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Archive for May 2009

California’s supreme court upholds gay marriage ban

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The California Supreme Court has upheld a ban on same-sex marriage that was passed by the state’s voters last November. The court also upheld the validity of 18,000 gay and lesbian marriages performed before the ban, called Proposition 8, was enacted.

Gay marriage backers vowed to continue the fight at the ballot box in 2010, and more than a hundred supporters blocked San Francisco streets in a show of peaceful civil disobedience.

The court said the roughly 18,000 marriages that took place in the state before the November ban remained valid since the ban was not retroactive. That left the state of 37 million people with a tiny group of married same-sex couples that cannot grow.

“Only marriage between a man and a woman is valid or recognized in California,” Chief Justice Ronald George wrote in the court’s opinion, arguing that the decision did not end broad protections for same-sex couples to form families.

Tuesday’s ruling was unlikely to be the last move in what is seen as a pivotal state in U.S. culture wars.

Social conservatives applauded but in Los Angeles gay advocates promised to try to change the state constitution again — to affirm gay marriage — in a battle seen as soon as November 2010.

“There is a smear on our constitution and the only way to get around it is through the ballot box,” Kate Kendell, executive director of the National Center for Lesbian Rights, told supporters.

The California court on Tuesday did not back away from its sweeping decision last year, which held that same-sex couples had fundamental constitutional rights and deserved special legal protections as a minority class. Proposition 8 was put to voters as a result of that court decision.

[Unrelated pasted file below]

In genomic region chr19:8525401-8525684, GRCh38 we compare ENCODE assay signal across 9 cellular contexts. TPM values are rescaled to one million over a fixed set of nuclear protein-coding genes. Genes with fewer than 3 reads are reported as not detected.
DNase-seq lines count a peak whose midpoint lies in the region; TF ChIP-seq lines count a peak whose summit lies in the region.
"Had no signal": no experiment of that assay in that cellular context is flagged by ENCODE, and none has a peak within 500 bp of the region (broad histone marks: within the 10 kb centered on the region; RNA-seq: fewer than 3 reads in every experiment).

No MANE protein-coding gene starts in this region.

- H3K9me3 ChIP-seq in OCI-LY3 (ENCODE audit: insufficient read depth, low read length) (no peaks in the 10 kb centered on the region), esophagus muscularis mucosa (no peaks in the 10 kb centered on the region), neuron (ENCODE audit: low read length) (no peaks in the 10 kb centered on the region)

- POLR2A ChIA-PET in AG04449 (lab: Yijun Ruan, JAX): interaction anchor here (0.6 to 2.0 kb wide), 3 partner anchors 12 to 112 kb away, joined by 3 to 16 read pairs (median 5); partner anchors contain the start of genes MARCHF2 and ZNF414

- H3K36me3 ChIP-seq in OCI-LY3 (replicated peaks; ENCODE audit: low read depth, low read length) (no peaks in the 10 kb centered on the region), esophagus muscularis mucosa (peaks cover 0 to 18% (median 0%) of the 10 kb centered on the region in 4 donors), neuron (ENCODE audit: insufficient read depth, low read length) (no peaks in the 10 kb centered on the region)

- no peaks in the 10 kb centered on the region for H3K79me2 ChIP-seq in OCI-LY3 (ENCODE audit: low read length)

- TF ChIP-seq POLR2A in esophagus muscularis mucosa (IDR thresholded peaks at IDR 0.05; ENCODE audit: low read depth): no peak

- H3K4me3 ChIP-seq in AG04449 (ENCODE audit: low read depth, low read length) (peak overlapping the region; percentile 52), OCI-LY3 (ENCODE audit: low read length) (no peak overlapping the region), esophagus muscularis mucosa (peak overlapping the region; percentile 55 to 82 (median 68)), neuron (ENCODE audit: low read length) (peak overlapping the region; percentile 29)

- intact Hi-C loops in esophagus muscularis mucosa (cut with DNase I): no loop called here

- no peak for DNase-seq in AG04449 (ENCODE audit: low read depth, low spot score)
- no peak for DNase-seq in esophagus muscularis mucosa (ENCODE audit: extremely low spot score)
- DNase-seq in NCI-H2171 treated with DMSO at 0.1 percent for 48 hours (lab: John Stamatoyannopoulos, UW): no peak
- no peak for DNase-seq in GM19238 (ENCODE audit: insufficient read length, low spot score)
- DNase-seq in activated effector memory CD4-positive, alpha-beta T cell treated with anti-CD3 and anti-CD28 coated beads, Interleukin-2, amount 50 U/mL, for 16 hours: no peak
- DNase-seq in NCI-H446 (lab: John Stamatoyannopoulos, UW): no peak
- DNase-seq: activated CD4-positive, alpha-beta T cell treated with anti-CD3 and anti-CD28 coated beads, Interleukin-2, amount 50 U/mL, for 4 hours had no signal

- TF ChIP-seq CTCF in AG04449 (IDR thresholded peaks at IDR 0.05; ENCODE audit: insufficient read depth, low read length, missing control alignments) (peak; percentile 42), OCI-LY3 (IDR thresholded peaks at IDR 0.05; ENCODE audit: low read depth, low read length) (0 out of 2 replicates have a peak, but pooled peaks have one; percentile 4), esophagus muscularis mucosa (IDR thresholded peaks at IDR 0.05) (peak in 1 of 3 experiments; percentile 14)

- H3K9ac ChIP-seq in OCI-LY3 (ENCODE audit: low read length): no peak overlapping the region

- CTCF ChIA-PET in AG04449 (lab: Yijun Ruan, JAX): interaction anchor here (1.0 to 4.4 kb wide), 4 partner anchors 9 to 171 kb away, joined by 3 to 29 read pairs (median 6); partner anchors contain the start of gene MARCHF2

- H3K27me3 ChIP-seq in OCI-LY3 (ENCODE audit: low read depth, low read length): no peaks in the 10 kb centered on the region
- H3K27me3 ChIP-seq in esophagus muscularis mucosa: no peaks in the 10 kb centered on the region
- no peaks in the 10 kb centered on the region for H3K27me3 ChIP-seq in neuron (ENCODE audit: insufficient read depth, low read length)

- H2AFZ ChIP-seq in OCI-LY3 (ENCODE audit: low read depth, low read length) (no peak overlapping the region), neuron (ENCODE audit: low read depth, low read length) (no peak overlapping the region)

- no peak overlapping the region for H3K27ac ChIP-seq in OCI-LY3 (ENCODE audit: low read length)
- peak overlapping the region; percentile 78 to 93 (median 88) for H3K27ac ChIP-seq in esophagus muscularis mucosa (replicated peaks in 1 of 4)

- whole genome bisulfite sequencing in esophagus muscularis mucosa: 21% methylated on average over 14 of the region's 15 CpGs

The proposition’s single line, reading “Only marriage between a man and a woman is valid or recognized in California,” was too narrow to invalidate fundamental rights, the court held.

“Proposition 8 reasonably must be interpreted in a limited fashion as eliminating only the right of same-sex couples to equal access to the designation of marriage, and as not otherwise affecting the constitutional right of those couples to establish an officially recognized family relationship,” Chief Justice George wrote.

Activists planning a ballot initiative in favor of same-sex marriage say they will target minority communities, including Latinos and African Americans. Many minority voters supported Proposition 8.

One black community leader, Reverend Eric Lee of the Southern Christian Leadership Conference in Los Angeles, hopes to reach out and change their minds.

“African Americans generally vote to uphold or restore the civil rights of people who have been oppressed or discriminated against,” said Lee. “So for that reason, for African Americans to get back to our history of fighting for civil rights for all people, our history of inclusion as opposed to exclusion, it’s necessary for that outreach to take place.”

In Los Angeles, Elissa Barrett, a lawyer and gay Jewish activist who married a woman last year, plans strategy with colleagues. She says it is time for outreach to the religious community.

“My wife has a saying: prayer and shoe leather go together. And I agree with her,” said Barrett. “And I think that there are a lot of people in churches and mosques and synagogues – wherever they were when this election happened last fall, have awoken.”

Before the California court’s move on Tuesday, a flurry of pro-gay marriage rulings and votes in Iowa and New England this year had appeared to reverse a trend toward banning them in the United States.

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May 27, 2009 at 4:09 pm